Aziz K.,University of Alberta | Chinnery H.,Stollery Childrens Hospital | Lacaze-Masmonteil T.,Children Hospital of Eastern Ontario
Advances in Neonatal Care

OBJECTIVE: To describe the implementation and outcomes of delayed cord clamping (DCC) in preterm babies. STUDY DESIGN: Following staff orientation, a policy of DCC for 45 seconds was instituted for all eligible babies born between 28 and 32 weeks' gestational age, and later to all those younger than 33 weeks. RESULTS: Of 480 babies, 349 (73%) were eligible for DCC. Of these, 236 (68%) received DCC. Monthly compliance rates to DCC protocol in eligible babies ranged from 18% to 93%. There was no significant difference in demographic measures or rates of delivery room ventilation between eligible babies who did or did not receive DCC. Delayed cord clamping was associated with less hypothermia, higher initial hemoglobin levels, and less necrotizing enterocolitis, with a trend toward lower 1-minute Apgar scores and less blood pressure support. CONCLUSIONS: The DCC protocol is feasible in preterm babies with reinforcement and education. It appears practical, safe, and applicable, and has minimal impact on immediate neonatal transition, with possible early neonatal benefits. Copyright © 2012 by The National Association of Neonatal Nurses. Source

Hing M.M.,University of Ottawa | Michalowski M.,Adventium Labs | Wilk S.,Poznan University of Technology | Michalowski W.,University of Ottawa | Farion K.,Children Hospital of Eastern Ontario
2010 IEEE International Conference on Bioinformatics and Biomedicine Workshops, BIBMW 2010

This paper describes a methodological approach to identifying inconsistencies when reconciling multiple clinical practice guidelines. The need to address these inconsistencies arises when a patient with co-morbidity has to be managed according to different treatment regimens. Starting with a well-known flowchart representation we discuss how to create a formal guideline model that allows for easy manipulations of its components. For this model we present how to identify conflicting actions that are manifested by treatment-treatment and treatment-disease interactions, and how to reconcile these conflicting actions. ©2010 IEEE. Source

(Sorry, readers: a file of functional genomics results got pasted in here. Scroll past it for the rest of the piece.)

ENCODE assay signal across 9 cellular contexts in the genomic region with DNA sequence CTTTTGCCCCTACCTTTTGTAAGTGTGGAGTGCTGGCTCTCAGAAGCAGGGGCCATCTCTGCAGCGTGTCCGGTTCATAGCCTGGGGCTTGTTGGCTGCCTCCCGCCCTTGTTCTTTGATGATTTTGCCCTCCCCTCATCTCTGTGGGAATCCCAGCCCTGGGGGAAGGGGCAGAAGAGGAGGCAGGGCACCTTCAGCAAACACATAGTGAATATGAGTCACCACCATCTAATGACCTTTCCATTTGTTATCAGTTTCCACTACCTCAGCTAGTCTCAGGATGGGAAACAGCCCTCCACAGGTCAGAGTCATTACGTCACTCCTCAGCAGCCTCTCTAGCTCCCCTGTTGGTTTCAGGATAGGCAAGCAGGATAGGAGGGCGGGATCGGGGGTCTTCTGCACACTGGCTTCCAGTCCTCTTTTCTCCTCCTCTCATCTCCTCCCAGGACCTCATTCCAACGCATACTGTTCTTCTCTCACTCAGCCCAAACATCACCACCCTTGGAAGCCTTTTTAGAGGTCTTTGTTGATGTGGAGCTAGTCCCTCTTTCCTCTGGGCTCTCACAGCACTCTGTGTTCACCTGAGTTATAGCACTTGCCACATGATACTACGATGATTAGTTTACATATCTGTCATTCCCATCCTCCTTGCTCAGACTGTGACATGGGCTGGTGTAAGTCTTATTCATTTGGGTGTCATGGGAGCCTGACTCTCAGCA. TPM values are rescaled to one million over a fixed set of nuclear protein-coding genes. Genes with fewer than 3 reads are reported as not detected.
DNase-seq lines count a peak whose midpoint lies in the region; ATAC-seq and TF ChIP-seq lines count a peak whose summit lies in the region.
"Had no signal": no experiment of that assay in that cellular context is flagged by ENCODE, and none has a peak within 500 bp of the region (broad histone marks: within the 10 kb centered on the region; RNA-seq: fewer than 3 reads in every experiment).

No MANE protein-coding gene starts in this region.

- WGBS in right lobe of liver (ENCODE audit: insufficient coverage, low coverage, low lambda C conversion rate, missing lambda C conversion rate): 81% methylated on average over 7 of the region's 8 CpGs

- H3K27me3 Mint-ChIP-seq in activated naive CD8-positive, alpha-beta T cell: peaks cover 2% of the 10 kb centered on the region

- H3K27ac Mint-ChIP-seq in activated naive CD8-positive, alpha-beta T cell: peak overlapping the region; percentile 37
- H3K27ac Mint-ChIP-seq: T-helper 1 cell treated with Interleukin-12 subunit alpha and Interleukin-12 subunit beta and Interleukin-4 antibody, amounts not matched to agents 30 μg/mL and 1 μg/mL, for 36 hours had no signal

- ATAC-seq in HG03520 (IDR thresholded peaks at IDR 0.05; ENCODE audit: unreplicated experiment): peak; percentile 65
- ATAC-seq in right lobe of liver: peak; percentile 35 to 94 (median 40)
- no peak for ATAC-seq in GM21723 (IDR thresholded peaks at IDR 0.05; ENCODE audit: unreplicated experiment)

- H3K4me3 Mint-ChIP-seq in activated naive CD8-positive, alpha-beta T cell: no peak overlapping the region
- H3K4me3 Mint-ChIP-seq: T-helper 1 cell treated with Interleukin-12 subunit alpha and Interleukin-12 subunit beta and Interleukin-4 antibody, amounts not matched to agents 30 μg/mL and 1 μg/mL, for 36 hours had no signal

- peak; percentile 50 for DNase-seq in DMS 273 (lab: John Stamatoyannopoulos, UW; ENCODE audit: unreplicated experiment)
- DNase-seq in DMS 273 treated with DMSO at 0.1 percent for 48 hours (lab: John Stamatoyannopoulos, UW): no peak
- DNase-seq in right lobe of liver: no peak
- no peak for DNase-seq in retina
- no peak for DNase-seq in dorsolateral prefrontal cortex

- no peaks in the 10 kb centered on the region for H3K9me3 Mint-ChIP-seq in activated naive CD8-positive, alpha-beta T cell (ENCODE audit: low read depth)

Michalowski M.,Adventium Labs | Mainegra Hing M.,University of Ottawa | Wilk S.,Poznan University of Technology | Michalowski W.,University of Ottawa | Farion K.,Children Hospital of Eastern Ontario
Lecture Notes in Computer Science (including subseries Lecture Notes in Artificial Intelligence and Lecture Notes in Bioinformatics)

This paper describes a novel methodological approach to identifying inconsistencies when concurrently using multiple clinical practice guidelines. We discuss how to construct a formal guideline model using Constraint Logic Programming, chosen for its ability to handle relationships between patient information, diagnoses, and treatment suggestions. We present methods to identify inconsistencies that are manifested by treatment-treatment and treatment-disease interactions associated with comorbidity. Using an open source constraint programming system (ECLiPSe), we demonstrate the ability of our approach to find treatment given incomplete patient data and to identify possible inconsistencies. © 2011 Springer-Verlag. Source